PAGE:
NEW YORK (MainStreet) — Retirees are fretting over money issues in retirement – no surprise there, right? But the issues they’re worried about may not be what you think.
That’s the big takeaway from a new Merrill Edge survey, which states that the chief reasons for financial anxiety in retirement may not be guaranteeing adequate income; instead, the root of the uncertainty might primarily be shaving down personal debt and curbing household spending.
The positive upside is that 70% of Americans surveyed (1,300 overall) say that “paying off debt” and “spending less” are the twin paths that lead to an “ideal retirement.” It also shows a divergence in attitudes about money and retirement between Americans still working and Americans now in retirement, Merrill edge reports.
“The survey shows a significant difference in the way retirees planned for and perceive their golden years compared to those who are not yet retired and planning for this key life milestone,” notes Aron Levine, director of preferred banking at Merrill Edge. “As the financial landscape of retirement becomes more complex with rising healthcare costs and uncertainty aroundSocial Security, survey respondents predict they will be stressed in life after work and recognize they will likely need to rely on their own savings and investments in their golden years.”
It’s that complexity of financial issues in retirement that vexes current retirees and has them worried about debt and spending issues.
Cosgray says employers have historically done a pretty good job helping employees with retirement planning and saving. “But what the results show is that employees need help managing their finances today – balancing payment of bills with saving for necessities, such as emergencies and loss of income, and having a clear understanding of disposable income both for current spending and retirement savings,” he adds.
Andrew McFadden, a certified financial planner and founder of Panoramic Financial, points out that a lot of retirees are pursuing these ends, because they have to, not necessarily because they want to. “There are so many reports that surface on the news on how many Americans have done a poor job saving for retirement,” he says. “So it’s no surprise that cutting spending and reducing debt are top priorities for retirees, because those are really the only options to some of those at retirement age.”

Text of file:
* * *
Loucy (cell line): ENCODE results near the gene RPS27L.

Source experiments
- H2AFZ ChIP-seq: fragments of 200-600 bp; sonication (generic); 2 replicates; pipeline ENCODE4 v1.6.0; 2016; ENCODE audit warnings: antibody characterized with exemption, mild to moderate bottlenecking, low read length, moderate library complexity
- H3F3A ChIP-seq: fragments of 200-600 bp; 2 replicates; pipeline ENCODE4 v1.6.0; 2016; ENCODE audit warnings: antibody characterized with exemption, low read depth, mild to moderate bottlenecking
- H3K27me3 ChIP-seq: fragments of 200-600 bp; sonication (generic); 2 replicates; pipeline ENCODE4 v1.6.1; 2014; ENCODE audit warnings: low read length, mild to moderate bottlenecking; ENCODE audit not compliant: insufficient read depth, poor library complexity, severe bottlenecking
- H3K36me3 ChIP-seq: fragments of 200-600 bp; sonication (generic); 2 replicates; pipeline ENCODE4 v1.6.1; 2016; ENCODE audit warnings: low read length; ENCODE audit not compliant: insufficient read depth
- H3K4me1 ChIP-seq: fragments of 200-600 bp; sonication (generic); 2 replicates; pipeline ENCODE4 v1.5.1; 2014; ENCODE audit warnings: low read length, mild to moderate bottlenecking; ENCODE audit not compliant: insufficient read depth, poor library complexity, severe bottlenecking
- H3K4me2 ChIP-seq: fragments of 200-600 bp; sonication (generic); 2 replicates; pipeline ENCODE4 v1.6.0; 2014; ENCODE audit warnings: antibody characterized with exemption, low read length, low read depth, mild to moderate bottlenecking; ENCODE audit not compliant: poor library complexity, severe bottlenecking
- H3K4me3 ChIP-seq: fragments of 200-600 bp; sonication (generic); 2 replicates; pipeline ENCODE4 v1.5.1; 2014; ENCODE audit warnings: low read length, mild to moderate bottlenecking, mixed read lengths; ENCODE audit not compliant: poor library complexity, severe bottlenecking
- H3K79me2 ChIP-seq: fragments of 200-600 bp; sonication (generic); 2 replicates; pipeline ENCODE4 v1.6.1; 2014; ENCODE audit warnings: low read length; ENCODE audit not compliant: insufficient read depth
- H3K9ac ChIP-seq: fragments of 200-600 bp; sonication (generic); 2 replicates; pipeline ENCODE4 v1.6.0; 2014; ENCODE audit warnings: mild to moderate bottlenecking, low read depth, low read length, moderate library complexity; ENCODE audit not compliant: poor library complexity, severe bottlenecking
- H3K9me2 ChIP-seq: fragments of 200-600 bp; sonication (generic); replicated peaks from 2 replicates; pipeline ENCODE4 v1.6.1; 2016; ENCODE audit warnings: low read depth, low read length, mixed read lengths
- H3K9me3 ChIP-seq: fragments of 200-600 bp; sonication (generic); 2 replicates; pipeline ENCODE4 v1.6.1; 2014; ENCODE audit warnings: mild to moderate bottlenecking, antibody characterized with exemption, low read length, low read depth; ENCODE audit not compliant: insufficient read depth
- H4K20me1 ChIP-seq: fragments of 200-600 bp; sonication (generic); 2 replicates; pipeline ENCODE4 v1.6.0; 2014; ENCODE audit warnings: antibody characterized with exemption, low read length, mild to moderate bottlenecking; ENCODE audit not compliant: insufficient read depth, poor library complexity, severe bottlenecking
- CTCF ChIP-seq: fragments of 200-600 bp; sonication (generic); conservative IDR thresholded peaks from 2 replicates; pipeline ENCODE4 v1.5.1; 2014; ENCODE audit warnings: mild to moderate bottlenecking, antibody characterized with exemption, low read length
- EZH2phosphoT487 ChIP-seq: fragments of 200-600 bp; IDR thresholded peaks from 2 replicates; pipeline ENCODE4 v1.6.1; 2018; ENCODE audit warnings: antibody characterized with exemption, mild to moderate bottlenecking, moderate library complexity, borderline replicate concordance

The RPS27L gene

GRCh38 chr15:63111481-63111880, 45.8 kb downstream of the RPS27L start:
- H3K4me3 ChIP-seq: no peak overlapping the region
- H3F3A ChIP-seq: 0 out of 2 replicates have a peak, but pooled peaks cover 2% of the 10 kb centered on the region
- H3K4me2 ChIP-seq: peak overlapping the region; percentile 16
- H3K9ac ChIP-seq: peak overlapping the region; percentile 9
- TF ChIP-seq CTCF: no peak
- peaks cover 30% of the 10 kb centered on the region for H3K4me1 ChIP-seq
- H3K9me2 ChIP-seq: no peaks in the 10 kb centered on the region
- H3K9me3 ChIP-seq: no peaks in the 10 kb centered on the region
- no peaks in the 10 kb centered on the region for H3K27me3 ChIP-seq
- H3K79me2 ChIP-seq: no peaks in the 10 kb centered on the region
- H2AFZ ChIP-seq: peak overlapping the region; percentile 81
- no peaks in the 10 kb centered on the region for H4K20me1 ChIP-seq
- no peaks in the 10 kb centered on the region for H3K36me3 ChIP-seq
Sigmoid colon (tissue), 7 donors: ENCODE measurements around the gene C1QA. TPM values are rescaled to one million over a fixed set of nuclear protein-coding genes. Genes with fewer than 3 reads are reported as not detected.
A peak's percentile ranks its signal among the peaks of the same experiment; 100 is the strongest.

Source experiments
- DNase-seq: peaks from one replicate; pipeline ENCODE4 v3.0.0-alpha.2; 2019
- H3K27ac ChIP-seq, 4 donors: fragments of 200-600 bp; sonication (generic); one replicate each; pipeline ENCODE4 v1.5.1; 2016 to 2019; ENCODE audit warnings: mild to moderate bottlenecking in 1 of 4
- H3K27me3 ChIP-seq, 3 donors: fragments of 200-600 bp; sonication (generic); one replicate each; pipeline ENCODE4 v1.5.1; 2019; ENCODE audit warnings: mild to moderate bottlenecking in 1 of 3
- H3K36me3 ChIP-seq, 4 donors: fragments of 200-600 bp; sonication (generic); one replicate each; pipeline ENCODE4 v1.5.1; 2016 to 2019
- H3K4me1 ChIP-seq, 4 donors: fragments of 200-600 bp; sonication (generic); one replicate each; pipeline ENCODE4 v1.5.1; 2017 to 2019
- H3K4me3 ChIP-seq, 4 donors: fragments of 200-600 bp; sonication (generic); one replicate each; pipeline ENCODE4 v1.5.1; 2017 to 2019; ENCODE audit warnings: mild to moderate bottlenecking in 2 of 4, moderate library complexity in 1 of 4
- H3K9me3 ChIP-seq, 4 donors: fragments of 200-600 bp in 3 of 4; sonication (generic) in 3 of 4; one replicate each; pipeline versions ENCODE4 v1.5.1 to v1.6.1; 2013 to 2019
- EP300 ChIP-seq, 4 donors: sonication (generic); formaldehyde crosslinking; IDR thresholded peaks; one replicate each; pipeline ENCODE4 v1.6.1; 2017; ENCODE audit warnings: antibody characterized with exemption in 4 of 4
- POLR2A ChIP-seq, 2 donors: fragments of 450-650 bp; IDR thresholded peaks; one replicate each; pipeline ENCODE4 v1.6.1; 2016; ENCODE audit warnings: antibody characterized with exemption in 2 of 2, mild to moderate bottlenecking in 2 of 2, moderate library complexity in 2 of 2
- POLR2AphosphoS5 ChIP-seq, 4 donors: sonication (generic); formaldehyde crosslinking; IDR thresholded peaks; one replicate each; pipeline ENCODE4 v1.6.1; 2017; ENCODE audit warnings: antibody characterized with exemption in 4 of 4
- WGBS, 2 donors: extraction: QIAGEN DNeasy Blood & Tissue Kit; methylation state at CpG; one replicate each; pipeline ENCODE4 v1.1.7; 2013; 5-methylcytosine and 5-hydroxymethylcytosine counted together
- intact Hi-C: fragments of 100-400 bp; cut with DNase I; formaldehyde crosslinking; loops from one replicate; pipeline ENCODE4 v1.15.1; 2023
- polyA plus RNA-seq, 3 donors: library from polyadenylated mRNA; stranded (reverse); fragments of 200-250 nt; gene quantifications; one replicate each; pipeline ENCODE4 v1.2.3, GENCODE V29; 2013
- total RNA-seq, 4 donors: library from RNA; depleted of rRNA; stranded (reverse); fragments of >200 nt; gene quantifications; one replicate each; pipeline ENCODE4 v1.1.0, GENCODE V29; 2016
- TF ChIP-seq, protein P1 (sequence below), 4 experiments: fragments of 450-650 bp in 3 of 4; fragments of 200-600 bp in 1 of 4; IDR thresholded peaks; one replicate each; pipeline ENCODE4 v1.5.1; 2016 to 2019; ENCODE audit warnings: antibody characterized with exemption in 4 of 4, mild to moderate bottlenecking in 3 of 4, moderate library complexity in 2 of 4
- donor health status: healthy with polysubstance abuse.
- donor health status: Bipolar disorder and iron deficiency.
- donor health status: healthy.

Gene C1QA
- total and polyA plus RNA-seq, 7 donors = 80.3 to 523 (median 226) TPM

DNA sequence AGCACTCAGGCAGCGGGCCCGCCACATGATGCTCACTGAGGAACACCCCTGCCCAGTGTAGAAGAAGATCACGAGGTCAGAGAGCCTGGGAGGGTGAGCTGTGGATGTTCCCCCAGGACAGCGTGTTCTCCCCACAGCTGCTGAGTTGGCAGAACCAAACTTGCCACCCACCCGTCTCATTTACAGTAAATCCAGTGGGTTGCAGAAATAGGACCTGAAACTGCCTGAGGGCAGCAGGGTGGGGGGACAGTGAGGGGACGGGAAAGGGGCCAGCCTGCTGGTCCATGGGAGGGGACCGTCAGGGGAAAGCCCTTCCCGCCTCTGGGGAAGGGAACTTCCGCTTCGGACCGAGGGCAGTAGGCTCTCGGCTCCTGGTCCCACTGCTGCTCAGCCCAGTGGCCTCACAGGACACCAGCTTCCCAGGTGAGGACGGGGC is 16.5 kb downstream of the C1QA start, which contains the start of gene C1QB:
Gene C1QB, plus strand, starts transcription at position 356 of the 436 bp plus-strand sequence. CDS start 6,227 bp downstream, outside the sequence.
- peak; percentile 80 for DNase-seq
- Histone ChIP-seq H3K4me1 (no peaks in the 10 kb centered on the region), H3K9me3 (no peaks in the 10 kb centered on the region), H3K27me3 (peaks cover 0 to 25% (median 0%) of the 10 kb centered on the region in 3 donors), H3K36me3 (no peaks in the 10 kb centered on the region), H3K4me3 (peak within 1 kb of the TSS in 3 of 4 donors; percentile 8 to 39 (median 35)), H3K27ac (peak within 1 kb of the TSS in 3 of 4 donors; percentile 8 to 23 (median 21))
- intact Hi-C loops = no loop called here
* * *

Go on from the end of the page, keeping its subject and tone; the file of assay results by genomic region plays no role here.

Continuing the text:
McFadden advises retirees to take two big steps to help on both fronts – downsize their homes and use the money saved to pay off high interest debt, like credit cards. “Not only will you have a lower mortgage, but you will also eliminate your credit cards payments,” he notes.
Just because you’re focused on spending and debt, that doesn’t mean you can’t have great experiences in retirement — you just need to plan smartly for them.
One good idea – save up for luxuries. “Once retirees have identified ways to save money, they can put that money towards their priorities – which can and should include savings,” says Scott Smith, president of CreditRepair.com. “However, those special expenses – the ones [for activities] people actually dream about spending their retirement doing – are still within reach.”
“A vacation fund is a perfect example,” he added. “As retirees cut down on expenses, they can put a little bit toward their dream vacation each month, and before they know it, they’ll have a sizable fund raised.”
Some retirees are taking extreme measures to tackle credit and debt issues. Richard Pawlowski, a 70-something retiree who, along with his wife, spent two years in a tent to cut expenses, advises retirees to take a new mental approach to post-career living. “You have to rearrange your thinking, which means living within your means,” he says “The best way to do that is to cut debt down to nothing.”
Pawlowski, who chronicled his tent adventure on the website 2Yearsinatent.com, says he and his wife cut their household expenses down to almost zero by camping, an admittedly extreme measure to most retired folks. Applying even some level of this abstemiousness can be beneficial for retirees.
Of course, in Pawlowski’s case, you can’t argue with the results.
“Plus,” as Pawlowski notes, “we were getting sick of city life, anyway,” he adds.
Spoken like a real retirement revolutionary.